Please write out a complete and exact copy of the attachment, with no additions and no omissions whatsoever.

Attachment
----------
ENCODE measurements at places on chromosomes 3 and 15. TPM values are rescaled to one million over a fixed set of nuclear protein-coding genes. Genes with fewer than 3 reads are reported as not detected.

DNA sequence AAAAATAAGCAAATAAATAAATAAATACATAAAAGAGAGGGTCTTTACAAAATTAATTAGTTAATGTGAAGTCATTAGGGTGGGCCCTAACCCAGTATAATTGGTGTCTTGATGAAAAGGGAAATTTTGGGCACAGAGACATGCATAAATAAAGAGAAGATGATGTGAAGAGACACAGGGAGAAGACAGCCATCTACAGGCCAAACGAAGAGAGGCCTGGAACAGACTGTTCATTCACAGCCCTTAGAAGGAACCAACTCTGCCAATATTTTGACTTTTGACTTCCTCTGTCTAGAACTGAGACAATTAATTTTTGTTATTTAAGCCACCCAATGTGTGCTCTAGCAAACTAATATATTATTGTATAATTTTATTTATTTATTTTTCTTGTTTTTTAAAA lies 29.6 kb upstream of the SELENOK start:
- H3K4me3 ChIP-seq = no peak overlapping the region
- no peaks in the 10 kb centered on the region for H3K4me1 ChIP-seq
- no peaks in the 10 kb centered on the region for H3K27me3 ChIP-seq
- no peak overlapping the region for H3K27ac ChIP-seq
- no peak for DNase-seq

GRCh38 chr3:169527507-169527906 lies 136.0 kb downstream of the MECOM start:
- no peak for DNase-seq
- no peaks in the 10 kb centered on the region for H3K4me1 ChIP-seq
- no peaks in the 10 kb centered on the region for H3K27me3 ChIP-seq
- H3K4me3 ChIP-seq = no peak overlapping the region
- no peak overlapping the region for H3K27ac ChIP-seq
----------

ENCODE measurements at places on chromosomes 3 and 15. TPM values are rescaled to one million over a fixed set of nuclear protein-coding genes. Genes with fewer than 3 reads are reported as not detected.

DNA sequence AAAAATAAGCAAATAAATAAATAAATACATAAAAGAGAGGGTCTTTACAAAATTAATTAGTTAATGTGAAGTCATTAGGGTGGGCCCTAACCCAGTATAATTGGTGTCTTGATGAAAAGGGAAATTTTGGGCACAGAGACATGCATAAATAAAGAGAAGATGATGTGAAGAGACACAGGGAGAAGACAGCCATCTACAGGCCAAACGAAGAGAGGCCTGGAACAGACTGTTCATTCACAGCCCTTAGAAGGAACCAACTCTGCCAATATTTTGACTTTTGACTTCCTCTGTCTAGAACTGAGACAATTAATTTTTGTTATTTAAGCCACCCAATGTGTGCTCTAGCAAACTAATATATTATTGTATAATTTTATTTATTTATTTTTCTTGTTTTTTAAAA lies 29.6 kb upstream of the SELENOK start:
- H3K4me3 ChIP-seq = no peak overlapping the region
- no peaks in the 10 kb centered on the region for H3K4me1 ChIP-seq
- no peaks in the 10 kb centered on the region for H3K27me3 ChIP-seq
- no peak overlapping the region for H3K27ac ChIP-seq
- no peak for DNase-seq

GRCh38 chr3:169527507-169527906 lies 136.0 kb downstream of the MECOM start:
- no peak for DNase-seq
- no peaks in the 10 kb centered on the region for H3K4me1 ChIP-seq
- no peaks in the 10 kb centered on the region for H3K27me3 ChIP-seq
- H3K4me3 ChIP-seq = no peak overlapping the region
- no peak overlapping the region for H3K27ac ChIP-seq